Endocannibalism is a practice of eating the flesh of a human being from the same community (tribe, social group or society), usually after they have died. Endocannibalism has also been used to describe the consumption of relics in a mortuary context.
As a cultural practice
Herodotus (3.38) mentions funerary cannibalism among the Callatiae, a tribe of India. Also, the Aghoris of northern India consume the flesh of the dead floated in the Ganges in pursuit of immortality and supernatural powers.
It is believed that some South American indigenous cultures, such as the Mayoruna people, practiced endocannibalism in the past. The Amahuaca Indians of Peru picked particles of bone out of the ashes of a cremation fire, ground them with corn, and drank as a kind of gruel. For the Wari' people in western Brazil, endocannibalism is an act of compassion where the roasted remains of fellow Wari' are consumed in a mortuary setting; ideally, the affines would consume the entire corpse, and rejecting the practice would be offensive to the direct family members. Ya̧nomamö consumed the ground-up bones and ashes of cremated kinsmen in an act of mourning; this is still classified as endocannibalism, although, strictly speaking, "flesh" is not eaten. Such practices were generally not believed to have been driven by need for protein or other food.
Kuru is a type of transmissible spongiform encephalopathy (TSE) caused by prions that is found in humans. Human prion diseases come in sporadic, genetic and infectious forms. Kuru was the first infectious human prion disease discovered. It spread through the Fore people of Papua New Guinea, in which relatives consumed the bodies of the deceased to return the "life force" of the deceased to the hamlet. Kuru was 8 to 9 times more prevalent in women and children than in men at its peak because, while the men of the village took the choice cuts, the women and children would eat the rest of the body, including the brain, where the prion particles were particularly concentrated. The Kuru epidemic, which is recorded to have begun in the 1920s, is believed to have been started by the consumption of a single individual with Kuru, which then spread through the population. Oral history records that cannibalism began within the Fore in the late 19th century. Recent research at University College London identified a gene that protects against prion diseases, by studying the Fore people.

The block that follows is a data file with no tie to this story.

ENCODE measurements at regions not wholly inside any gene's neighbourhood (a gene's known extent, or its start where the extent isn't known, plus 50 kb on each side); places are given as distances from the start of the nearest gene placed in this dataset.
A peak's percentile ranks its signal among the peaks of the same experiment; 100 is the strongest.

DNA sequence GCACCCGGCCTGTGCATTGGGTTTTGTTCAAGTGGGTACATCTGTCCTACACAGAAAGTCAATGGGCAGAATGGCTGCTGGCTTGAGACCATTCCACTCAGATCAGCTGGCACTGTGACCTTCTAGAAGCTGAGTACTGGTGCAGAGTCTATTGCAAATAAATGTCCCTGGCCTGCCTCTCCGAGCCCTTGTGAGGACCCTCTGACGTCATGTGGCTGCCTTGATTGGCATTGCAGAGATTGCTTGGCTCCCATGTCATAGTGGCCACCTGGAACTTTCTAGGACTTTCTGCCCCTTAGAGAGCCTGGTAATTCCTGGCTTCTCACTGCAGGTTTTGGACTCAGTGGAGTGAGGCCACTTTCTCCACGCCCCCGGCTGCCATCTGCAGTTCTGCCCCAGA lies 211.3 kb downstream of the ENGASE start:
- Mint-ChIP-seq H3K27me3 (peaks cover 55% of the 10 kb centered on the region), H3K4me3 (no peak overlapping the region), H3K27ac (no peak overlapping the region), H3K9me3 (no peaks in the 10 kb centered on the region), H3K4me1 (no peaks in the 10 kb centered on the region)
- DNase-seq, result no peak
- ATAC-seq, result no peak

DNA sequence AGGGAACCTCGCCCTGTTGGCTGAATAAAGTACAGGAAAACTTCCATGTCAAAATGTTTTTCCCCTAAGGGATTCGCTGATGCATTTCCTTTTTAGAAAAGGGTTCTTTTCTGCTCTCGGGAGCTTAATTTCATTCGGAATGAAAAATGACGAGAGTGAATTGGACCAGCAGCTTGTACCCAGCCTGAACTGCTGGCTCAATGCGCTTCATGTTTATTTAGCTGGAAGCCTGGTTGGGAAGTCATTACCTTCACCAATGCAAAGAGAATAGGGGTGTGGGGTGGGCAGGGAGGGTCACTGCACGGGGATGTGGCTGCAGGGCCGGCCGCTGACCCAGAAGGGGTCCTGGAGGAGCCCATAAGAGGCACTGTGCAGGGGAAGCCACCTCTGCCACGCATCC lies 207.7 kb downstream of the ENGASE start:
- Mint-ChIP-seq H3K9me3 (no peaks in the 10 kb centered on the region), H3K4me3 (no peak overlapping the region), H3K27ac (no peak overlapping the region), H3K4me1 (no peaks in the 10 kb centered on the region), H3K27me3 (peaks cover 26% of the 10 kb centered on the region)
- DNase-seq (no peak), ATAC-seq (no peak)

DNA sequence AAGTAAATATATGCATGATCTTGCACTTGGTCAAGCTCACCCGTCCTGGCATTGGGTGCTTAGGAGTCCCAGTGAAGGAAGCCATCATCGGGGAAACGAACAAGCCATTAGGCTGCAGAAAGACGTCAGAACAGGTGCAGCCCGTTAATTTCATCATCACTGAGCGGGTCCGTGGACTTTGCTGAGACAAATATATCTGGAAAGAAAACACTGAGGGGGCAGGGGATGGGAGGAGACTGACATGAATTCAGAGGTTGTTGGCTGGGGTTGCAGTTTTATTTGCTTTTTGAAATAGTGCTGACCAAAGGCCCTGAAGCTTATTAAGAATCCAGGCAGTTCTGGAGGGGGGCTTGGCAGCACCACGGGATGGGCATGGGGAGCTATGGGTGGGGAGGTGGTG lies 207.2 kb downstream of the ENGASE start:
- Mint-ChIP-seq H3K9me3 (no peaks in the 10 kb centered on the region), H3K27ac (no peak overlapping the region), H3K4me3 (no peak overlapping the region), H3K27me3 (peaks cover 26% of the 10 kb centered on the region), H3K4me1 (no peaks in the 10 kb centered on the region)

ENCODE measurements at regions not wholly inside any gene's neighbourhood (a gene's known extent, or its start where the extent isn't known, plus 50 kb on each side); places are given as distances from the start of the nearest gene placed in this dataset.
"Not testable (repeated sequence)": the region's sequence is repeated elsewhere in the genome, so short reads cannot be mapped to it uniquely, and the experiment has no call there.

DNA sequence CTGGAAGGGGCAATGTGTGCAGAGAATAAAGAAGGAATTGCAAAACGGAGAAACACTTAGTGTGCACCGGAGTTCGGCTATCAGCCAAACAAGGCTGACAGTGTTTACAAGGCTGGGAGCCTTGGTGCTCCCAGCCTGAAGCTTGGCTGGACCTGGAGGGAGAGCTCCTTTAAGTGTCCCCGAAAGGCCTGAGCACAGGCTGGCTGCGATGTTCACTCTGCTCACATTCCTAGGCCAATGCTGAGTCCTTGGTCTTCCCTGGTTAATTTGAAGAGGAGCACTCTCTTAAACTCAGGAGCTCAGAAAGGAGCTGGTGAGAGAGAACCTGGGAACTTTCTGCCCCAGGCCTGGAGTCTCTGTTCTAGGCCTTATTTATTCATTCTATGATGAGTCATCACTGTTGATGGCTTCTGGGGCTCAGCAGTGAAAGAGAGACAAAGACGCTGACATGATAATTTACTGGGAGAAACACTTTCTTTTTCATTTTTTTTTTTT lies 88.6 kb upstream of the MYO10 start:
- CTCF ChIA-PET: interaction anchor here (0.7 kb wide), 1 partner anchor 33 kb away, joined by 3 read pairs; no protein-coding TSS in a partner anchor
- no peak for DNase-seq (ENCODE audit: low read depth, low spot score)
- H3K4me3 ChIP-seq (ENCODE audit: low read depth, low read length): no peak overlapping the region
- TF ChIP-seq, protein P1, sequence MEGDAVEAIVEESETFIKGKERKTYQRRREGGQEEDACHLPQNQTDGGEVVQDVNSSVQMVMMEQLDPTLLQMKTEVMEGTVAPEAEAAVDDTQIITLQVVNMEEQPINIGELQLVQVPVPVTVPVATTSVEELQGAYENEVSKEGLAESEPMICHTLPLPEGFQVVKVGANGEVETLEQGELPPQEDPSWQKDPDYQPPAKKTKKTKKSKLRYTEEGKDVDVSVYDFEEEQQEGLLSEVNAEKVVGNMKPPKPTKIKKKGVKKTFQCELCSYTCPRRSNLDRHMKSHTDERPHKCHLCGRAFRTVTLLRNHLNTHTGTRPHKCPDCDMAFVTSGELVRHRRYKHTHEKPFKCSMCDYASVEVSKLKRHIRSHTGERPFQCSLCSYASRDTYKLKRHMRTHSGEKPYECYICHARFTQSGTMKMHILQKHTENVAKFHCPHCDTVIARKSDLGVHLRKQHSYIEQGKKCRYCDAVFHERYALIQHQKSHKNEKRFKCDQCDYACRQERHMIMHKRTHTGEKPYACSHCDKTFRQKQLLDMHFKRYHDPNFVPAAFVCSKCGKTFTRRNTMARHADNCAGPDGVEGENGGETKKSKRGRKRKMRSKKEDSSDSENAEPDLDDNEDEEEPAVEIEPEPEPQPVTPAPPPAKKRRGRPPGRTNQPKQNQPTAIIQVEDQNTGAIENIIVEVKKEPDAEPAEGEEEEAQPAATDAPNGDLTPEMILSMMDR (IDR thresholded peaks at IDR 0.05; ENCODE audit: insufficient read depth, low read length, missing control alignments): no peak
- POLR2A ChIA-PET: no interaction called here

Currently there is no treatment to cure or even control Kuru, but there are numerous programs being funded by universities and national institutes, such as the National Institute of Neurological Disorders and Stroke (NINDS). This institute is currently funding research into the genetic and cellular process behind the development and transmission of Kuru and other TSE diseases.
Prehistory of endocannibalism controversy
Whether or not endocannibalism was commonplace through much of human prehistory remains controversial.
A team led by Michael Alpers, a lifelong investigator of the Kuru disease, found genes that protect against similar prion diseases were widespread, suggesting that such endocannibalism could have once been common around the world.
However, a later study by Simon Mead et al. of the University College London  has since shown that the protective G127V variant of the prion protein gene PRNP is only commonplace in the areas with the highest incidence of Kuru - it is not commonplace in the global population. The relatively rare (but widespread) occurrence of G127V in the global population could therefore be explained as random mutation. This is evidence that cannibalism may not have been widespread among humanity, as the kuru disease is the only known prion disease that spreads by human cannibalism. Were cannibalism widespread, G127V would have to be commonplace by evolutionary necessity – but it isn’t. The only way by which cannibalism could have been widespread would be if kuru was not the only prion to spread by human cannibalism.
Cultures practicing endocannibalism
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